…but not all that glitters is gold. Climate Action Network (CAN) Europe welcomes the fact that global finance ministers attending the joint World Bank and International Monetary Fund summit in Lima expressed their commitment to scale up climate finance. This is an essential element for a successful global agreement on climate change in Paris.
CAN Europe calls on the EU to provide a comprehensive plan on how it intends to reach its fair share of climate finance in the run up to Paris, and ensure that all committed funds truly serve the purpose of empowering developing countries in their efforts to tackle climate change.
Recent pledges to increase public climate finance have given a much needed boost to the mobilization of funding for international climate action – Wendel Trio, Director of CAN Europe said. This positive momentum should be sustained through considerable pledges from all EU Member States in the run up to the climate summit in Paris.
According to CAN Europe, it is crucial that the EU provides a comprehensive plan on how it intends to ramp up support for developing countries. It needs to contribute EUR 24bn per year by 2020, as this is its fair share of reaching the global goal of USD 100bn . The recent announcement by China that it will increase its climate finance to USD 3bn after 2020, puts pressure on the EU to clearly spell out its commitments.
The pledges represent important political steps at a crucial time, but the donor countries need to provide more clarity on their details – Wendel Trio added. This cannot just be an exercise of relabeling existing aid as supporting climate action. We welcome all aid to support sustainable development. However, shifting funds from support to education and health towards climate action is not going to convince developing countries to join an ambitious agreement in Paris.
Moreover, the recent OECD report  showed that countries over-estimate the actual transfers that vulnerable countries’ governments are receiving, through the inclusion of loans and credit guarantees. According to CAN Europe, meeting the climate finance promise must not become an issue of smart accounting of private investments. CAN Europe believes the USD 100bn should be comprised of public funds, with private finance additional to that sum.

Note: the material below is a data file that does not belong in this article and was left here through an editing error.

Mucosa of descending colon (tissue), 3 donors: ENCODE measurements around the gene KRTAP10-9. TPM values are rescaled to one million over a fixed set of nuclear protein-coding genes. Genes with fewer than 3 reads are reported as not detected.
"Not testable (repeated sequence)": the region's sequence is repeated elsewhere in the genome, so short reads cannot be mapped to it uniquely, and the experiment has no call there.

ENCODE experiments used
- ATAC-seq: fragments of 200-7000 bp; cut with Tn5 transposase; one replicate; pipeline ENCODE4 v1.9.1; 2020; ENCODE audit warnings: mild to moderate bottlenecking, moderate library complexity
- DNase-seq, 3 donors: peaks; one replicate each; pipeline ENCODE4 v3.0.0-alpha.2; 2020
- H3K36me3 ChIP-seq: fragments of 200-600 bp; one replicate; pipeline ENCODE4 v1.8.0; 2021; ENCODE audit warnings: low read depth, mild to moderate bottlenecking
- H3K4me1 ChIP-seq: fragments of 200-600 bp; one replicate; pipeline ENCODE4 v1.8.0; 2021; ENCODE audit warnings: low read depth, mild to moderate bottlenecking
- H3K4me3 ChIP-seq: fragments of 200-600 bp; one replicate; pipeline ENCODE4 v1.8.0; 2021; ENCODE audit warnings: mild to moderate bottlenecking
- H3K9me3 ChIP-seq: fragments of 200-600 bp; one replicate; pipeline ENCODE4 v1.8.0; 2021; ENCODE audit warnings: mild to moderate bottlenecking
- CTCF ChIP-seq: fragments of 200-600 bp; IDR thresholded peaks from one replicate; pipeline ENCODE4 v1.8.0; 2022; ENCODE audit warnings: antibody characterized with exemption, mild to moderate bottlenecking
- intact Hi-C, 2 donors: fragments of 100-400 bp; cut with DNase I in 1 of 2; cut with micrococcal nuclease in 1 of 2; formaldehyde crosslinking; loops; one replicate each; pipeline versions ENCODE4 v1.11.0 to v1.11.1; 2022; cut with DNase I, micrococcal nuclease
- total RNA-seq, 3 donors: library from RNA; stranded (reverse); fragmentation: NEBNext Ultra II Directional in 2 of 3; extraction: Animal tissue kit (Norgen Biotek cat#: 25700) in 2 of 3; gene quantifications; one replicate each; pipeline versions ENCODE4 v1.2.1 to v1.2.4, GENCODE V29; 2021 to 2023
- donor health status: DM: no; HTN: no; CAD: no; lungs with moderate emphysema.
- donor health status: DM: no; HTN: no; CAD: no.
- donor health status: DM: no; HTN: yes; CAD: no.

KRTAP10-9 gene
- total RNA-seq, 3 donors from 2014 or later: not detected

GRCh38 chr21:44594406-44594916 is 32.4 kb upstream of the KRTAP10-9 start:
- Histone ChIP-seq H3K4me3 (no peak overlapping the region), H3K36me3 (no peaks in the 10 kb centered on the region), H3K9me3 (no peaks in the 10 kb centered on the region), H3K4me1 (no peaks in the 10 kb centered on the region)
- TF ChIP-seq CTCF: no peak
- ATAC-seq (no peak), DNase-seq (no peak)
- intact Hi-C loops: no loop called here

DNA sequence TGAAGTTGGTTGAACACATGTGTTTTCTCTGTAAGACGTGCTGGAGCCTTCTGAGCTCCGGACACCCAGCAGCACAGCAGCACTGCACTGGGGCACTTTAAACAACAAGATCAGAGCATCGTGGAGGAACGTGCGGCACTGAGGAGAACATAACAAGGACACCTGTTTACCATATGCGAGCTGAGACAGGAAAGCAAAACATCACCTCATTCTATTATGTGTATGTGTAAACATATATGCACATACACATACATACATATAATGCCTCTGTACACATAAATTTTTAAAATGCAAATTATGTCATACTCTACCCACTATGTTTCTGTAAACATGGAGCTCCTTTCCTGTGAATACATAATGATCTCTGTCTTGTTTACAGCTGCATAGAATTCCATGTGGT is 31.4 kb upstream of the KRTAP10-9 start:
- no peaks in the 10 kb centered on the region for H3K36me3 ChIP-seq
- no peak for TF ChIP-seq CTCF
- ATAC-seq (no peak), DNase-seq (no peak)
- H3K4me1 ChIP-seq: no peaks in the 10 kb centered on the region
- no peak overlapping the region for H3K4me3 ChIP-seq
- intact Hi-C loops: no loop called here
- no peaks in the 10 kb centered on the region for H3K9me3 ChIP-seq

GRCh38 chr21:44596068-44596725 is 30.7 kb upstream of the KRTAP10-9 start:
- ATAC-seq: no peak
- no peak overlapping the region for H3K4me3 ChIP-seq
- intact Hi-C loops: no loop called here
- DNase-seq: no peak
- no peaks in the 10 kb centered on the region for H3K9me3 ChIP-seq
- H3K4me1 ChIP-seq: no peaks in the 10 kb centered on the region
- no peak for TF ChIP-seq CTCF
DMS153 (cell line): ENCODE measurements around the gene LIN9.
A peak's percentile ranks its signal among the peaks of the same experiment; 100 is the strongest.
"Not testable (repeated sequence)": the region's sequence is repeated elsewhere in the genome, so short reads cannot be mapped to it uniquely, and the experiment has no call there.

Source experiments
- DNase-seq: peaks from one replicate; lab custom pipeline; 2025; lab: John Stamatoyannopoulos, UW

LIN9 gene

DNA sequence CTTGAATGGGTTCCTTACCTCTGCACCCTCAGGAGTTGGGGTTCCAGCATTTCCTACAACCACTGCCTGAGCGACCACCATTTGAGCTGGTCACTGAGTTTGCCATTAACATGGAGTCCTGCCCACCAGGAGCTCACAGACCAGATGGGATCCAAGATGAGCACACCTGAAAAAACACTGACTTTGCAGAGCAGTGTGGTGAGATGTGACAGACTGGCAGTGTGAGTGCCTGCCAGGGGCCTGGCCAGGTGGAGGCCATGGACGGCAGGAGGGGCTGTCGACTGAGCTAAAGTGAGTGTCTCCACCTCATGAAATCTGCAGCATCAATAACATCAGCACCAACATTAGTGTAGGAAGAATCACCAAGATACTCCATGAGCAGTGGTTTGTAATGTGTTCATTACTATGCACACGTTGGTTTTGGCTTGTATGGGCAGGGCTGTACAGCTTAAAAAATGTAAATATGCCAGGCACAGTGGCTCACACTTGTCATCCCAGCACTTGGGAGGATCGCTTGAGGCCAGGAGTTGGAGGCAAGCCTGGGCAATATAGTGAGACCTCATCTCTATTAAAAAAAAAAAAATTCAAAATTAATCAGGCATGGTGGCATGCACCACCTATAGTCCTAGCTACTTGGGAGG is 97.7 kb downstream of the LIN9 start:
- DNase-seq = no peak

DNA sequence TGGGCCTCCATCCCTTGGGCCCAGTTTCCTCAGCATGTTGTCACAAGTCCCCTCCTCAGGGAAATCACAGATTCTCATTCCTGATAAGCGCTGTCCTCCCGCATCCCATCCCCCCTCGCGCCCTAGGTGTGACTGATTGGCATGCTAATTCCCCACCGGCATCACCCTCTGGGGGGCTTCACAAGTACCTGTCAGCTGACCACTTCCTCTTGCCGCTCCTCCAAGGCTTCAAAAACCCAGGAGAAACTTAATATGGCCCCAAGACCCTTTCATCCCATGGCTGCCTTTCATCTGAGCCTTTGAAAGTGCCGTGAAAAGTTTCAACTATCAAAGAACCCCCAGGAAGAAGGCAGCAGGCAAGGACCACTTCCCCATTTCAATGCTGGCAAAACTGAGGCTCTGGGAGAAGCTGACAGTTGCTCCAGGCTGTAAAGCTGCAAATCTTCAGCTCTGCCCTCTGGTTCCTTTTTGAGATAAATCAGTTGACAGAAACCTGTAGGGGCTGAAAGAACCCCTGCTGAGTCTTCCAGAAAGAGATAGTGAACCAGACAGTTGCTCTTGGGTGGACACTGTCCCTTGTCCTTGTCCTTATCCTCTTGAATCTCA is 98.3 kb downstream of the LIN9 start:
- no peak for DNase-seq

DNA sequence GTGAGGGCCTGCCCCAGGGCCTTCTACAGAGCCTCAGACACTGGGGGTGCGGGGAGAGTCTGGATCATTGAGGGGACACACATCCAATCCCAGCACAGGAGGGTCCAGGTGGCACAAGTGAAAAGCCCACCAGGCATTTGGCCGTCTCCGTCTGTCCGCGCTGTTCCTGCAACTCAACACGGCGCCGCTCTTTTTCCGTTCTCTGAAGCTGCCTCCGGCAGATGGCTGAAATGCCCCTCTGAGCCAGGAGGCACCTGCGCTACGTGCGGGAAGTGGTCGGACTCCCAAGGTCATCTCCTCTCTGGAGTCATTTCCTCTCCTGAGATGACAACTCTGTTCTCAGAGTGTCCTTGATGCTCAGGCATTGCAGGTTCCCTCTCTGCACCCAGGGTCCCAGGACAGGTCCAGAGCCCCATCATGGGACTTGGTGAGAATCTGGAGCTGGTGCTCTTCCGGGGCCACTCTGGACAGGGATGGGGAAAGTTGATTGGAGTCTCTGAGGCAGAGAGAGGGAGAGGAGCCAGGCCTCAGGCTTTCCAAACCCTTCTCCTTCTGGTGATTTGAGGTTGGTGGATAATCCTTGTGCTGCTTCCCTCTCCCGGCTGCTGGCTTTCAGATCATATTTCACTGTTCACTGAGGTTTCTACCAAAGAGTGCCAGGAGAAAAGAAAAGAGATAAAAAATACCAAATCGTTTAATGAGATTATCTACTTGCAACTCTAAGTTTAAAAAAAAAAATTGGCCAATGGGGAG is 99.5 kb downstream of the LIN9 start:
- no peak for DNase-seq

Public finance is essential for the world’s poorest communities who do not tend to live in places that attract private investment. Developing community disaster preparedness plans, planting mangroves for protection from storms and rising seas, or developing small-scale irrigation systems, for example, do not generate financial returns and will not attract the business sector investments.
Ania Drazkiewicz, CAN Europe Communications Coordinator, email@example.com, +32 494 525 738
 Birdlife, WWF, CAN Europe & Oxfam, 2012, ‘Climate finance in the MFF’; http://www.birdlife.org/sites/default/files/attachments/3-implement_climate_commitment_sep_2012.pdf
 OECD (2015), “Climate finance in 2013-14 and the USD 100 billion goal”, a report by the Organisation for Economic Co-operation and Development (OECD) in collaboration with Climate Policy Initiative (CPI), http://www.oecd.org/environment/resources/OECD-CPI-Climate-Finance-Report.htm
Climate Action Network (CAN) Europe is Europe’s largest coalition working on climate and energy issues. With over 120 member organisations in more than 30 European countries – representing over 44 million citizens – CAN Europe works to prevent dangerous climate change and promote sustainable climate and energy policy in Europe.